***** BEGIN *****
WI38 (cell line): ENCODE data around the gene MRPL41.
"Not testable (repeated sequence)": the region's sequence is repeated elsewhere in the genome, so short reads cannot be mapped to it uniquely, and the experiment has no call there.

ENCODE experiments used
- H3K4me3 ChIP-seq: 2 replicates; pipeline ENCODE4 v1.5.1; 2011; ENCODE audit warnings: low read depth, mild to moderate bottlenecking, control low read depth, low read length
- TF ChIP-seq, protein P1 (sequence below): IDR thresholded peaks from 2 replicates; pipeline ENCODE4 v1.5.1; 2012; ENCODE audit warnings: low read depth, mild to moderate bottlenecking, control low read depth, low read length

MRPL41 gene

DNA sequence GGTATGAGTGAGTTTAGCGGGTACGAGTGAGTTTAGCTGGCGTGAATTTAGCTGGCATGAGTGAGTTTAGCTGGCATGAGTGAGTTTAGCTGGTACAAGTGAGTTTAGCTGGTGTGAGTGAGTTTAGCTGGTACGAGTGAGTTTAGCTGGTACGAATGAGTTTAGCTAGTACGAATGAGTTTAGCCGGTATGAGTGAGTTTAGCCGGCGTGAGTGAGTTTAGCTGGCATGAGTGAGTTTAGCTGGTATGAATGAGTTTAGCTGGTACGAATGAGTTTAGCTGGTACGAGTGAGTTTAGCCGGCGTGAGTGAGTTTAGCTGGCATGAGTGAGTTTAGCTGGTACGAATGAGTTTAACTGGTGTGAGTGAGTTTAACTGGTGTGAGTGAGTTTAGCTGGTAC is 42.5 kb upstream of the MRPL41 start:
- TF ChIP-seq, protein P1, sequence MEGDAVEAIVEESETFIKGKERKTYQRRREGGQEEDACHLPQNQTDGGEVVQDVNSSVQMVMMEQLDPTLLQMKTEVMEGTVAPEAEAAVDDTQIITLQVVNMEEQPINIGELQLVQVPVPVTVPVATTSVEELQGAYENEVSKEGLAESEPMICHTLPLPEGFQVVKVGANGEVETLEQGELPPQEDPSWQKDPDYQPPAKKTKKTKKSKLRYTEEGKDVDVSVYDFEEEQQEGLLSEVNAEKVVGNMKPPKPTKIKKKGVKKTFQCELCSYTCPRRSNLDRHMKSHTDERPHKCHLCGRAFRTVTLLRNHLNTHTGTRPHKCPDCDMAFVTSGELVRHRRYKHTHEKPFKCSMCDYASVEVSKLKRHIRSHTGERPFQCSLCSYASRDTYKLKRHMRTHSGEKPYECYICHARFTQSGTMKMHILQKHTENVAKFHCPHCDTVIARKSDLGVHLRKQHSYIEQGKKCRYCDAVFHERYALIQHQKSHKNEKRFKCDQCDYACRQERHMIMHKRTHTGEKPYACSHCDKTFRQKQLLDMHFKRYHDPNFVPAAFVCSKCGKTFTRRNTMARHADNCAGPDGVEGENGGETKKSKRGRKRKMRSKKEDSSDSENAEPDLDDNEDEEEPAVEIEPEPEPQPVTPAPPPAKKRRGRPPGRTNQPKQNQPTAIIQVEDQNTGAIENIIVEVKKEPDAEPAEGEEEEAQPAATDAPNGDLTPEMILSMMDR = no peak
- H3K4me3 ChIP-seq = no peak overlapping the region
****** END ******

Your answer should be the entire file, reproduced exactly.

WI38 (cell line): ENCODE data around the gene MRPL41.
"Not testable (repeated sequence)": the region's sequence is repeated elsewhere in the genome, so short reads cannot be mapped to it uniquely, and the experiment has no call there.

ENCODE experiments used
- H3K4me3 ChIP-seq: 2 replicates; pipeline ENCODE4 v1.5.1; 2011; ENCODE audit warnings: low read depth, mild to moderate bottlenecking, control low read depth, low read length
- TF ChIP-seq, protein P1 (sequence below): IDR thresholded peaks from 2 replicates; pipeline ENCODE4 v1.5.1; 2012; ENCODE audit warnings: low read depth, mild to moderate bottlenecking, control low read depth, low read length

MRPL41 gene

DNA sequence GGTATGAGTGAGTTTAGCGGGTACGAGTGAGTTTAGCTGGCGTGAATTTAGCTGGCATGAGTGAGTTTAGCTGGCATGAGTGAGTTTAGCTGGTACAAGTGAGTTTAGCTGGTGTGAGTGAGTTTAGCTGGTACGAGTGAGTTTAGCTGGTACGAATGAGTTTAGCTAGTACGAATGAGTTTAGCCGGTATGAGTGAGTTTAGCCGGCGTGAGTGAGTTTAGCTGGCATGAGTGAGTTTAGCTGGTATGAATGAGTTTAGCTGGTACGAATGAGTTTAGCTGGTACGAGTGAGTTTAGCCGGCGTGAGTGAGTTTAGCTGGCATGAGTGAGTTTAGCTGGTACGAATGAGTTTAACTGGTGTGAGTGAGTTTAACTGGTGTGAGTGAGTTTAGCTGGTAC is 42.5 kb upstream of the MRPL41 start:
- TF ChIP-seq, protein P1, sequence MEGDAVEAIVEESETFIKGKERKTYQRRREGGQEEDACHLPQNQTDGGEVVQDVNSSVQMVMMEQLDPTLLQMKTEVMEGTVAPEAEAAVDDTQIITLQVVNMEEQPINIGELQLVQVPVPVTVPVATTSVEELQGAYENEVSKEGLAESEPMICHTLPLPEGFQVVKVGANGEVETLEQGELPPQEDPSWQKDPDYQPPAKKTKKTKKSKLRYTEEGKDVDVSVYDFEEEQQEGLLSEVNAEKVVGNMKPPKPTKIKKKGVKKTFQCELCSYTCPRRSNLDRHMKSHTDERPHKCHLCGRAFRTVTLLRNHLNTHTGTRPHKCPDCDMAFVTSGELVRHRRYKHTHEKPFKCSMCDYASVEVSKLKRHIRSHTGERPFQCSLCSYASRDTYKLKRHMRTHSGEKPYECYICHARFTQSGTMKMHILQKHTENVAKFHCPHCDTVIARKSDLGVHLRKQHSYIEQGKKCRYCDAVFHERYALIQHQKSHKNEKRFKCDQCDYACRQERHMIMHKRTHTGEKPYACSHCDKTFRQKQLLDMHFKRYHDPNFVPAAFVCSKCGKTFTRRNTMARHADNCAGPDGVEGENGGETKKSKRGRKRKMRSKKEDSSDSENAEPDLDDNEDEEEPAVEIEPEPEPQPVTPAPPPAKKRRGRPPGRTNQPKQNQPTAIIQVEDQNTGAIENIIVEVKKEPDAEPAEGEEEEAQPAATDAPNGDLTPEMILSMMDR = no peak
- H3K4me3 ChIP-seq = no peak overlapping the region